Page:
Latin America Since Independence [CRN 77154]

Discipline: History
Instructor: Howkins
Credits: 3
Day: A
Start: 1640
End: 1800
Field Work: Day 1 - Tuesday, 22 November | November 22, 2016 | Peru
Prerequisites: Three (3) history credits credits AND completion of 45 credits Download Syllabus

This class will study the history of Modern Latin America from the wars of independence at the beginning of the nineteenth century through to the present.  We will focus on the history of five countries: Brazil, Cuba, Peru, Ecuador, and Costa Rica.  By studying these countries in detail, students will develop an understanding of the great diversity of Latin American history, at the same time as getting a sense of broad regional trends. A major focus throughout the course will be on the interaction of ideas, politics, and the environment across the region and beoynd.  How have Latin Americans defined themselves and how have others defined them?  Why have contests between imperialism, nationalism, and internationalism proved so enduring?  In what ways have the material realities of the region helped to shape the history of Latin America since the beginning of the nineteenth century?  In addressing these questions the course will engage with numerous other important themes including race, indigenous peoples, gender, economics, and culture in its broadest sense.

The course will be divided into three sections.  In the first section, visits to Europe, the Middle East, and Africa will provide opportunities for thinking about the foundations of modern Latin American history.  During the Atlantic crossing, the second section of the class will examine the history of Latin American independence and nation building in the nineteenth century, with a particular focus on the history of Brazil.  Visits to Cuba, Peru, Ecuador, and Costa Rica during the section three of the class will give students a first hand experience of the recent histories of these countries, and encourage connections to be made with the themes studied in the first two parts of the class.  Taken together, the class will provide numerous opportunities for making comparisons among different countries in Latin American, and demonstrate the global interconnectedness of the history of the region as a whole.


The overall aim of the course is to encourage students to think historically about Latin America.  Students will learn how to use primary and secondary sources to construct and support original historical arguments.  By the end of the course, students will be able to analyze the major themes in the modern history of Latin America, and place them in a wider context.  They will also have learned how regional and national perspectives shape the way we write about history, not only in Latin America, but also more broadly.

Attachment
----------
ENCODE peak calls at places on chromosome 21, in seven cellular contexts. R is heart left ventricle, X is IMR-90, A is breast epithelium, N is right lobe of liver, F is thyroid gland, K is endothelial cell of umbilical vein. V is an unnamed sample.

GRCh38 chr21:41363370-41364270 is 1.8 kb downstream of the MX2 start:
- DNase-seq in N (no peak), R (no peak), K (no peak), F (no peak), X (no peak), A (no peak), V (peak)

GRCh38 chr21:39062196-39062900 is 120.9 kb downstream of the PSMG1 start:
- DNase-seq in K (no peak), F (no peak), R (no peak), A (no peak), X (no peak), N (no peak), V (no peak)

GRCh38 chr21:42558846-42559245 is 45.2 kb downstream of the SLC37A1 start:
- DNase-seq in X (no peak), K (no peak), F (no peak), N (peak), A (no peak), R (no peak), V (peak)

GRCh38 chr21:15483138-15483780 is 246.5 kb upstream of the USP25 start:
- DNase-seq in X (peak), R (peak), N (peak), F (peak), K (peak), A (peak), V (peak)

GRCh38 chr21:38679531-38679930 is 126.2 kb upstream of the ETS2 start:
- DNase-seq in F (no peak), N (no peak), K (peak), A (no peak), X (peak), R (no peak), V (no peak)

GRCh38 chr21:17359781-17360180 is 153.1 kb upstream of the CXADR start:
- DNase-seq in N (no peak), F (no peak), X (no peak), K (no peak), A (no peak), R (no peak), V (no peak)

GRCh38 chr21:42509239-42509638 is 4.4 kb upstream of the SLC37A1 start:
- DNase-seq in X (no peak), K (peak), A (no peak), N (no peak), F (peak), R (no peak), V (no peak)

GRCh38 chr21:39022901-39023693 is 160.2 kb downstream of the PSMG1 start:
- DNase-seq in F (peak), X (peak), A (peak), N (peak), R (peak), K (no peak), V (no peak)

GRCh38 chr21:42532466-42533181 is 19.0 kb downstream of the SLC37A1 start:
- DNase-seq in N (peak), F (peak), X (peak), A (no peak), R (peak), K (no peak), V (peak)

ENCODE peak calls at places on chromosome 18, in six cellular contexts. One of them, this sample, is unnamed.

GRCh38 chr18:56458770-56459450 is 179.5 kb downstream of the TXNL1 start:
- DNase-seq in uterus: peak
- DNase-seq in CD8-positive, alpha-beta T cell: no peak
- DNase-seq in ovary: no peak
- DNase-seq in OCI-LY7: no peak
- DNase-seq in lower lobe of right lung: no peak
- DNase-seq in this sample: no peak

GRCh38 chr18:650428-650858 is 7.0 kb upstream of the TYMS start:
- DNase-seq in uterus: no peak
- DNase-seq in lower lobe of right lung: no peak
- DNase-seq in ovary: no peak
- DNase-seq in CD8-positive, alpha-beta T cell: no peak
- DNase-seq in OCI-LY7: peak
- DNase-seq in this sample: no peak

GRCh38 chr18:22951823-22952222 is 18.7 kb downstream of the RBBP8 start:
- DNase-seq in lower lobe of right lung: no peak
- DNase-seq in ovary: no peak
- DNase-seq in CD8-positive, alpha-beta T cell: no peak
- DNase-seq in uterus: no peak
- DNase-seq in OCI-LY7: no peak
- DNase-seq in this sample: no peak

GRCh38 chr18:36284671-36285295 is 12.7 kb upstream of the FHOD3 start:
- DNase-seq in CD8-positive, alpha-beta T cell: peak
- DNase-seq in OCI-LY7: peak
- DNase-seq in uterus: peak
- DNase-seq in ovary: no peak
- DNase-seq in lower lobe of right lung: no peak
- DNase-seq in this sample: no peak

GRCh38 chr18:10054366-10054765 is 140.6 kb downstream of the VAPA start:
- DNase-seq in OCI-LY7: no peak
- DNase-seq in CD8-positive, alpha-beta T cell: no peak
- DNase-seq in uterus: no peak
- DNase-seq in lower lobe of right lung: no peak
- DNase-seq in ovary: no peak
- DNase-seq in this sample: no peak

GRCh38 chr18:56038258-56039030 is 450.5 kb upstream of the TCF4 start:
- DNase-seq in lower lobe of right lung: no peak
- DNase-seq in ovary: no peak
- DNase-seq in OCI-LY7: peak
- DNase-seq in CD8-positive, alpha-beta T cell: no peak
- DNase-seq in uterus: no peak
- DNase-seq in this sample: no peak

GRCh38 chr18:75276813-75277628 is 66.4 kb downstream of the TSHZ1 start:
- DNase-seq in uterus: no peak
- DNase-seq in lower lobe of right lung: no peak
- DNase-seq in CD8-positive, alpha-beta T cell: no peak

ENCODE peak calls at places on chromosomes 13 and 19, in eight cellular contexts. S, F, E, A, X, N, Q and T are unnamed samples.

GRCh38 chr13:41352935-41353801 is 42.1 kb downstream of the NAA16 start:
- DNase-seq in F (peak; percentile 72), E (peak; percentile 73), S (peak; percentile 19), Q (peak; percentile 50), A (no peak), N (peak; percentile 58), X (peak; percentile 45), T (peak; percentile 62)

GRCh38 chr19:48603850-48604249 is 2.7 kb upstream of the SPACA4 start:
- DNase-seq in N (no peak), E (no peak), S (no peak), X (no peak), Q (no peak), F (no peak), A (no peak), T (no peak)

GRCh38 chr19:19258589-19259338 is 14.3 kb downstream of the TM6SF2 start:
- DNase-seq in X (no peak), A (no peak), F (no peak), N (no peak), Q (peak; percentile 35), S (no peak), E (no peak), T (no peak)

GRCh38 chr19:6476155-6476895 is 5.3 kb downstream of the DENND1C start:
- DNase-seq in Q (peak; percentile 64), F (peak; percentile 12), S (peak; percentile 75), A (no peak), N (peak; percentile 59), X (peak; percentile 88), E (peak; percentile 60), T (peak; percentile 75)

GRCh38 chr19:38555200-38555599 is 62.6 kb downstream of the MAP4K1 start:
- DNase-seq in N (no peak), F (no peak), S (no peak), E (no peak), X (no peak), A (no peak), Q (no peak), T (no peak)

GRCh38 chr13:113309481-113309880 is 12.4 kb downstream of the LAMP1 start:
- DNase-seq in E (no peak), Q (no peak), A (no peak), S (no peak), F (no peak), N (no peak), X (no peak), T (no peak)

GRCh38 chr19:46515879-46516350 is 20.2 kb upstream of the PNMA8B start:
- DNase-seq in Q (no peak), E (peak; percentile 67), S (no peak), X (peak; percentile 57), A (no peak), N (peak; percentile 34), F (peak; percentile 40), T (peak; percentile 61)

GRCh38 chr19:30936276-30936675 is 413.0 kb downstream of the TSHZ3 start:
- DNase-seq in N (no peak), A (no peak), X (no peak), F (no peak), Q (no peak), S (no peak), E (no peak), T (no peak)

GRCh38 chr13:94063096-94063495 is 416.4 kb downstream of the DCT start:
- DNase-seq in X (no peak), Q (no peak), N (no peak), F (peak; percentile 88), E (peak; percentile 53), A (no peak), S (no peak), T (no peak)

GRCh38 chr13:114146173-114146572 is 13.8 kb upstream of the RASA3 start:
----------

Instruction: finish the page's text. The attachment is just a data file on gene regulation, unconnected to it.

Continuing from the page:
Field Work

Country: Peru
Day: 1 - Tuesday, 22 November
Date: November 22, 2016

The field class gives students an opportunity to identify overlapping themes and topics from the course in the contemporary Latin American city of Lima.  Utilizing the concept of the palimpsest – medieval manuscripts that have been written over several times – we will explore the way that modern Latin American culture builds upon and writes over what came before.  Visiting a colonial monastery, for example, offers an opportunity to think about the Catholic and Spanish roots of modern Latin America, but the monastery may be functioning as a museum to a largely secular nation state, and be surrounded by market stalls selling imported DVDs.  The field class will visit at least one museum, but we will also look for opportunities to meet with local academics and public officials to discuss their understanding of contemporary issues and how these interact with the region’s history. Learning objectives:

  1. Analyze how Lima’s past continues to shape the present, with a particular emphasis on the “foundations” of Latin American history.
  2. Summarize how and why Peruvian history is presented in the “public history” we experience.
  3. Articulate the strengths and weaknesses of different types of historical sources (e.g. written texts vs. material experience).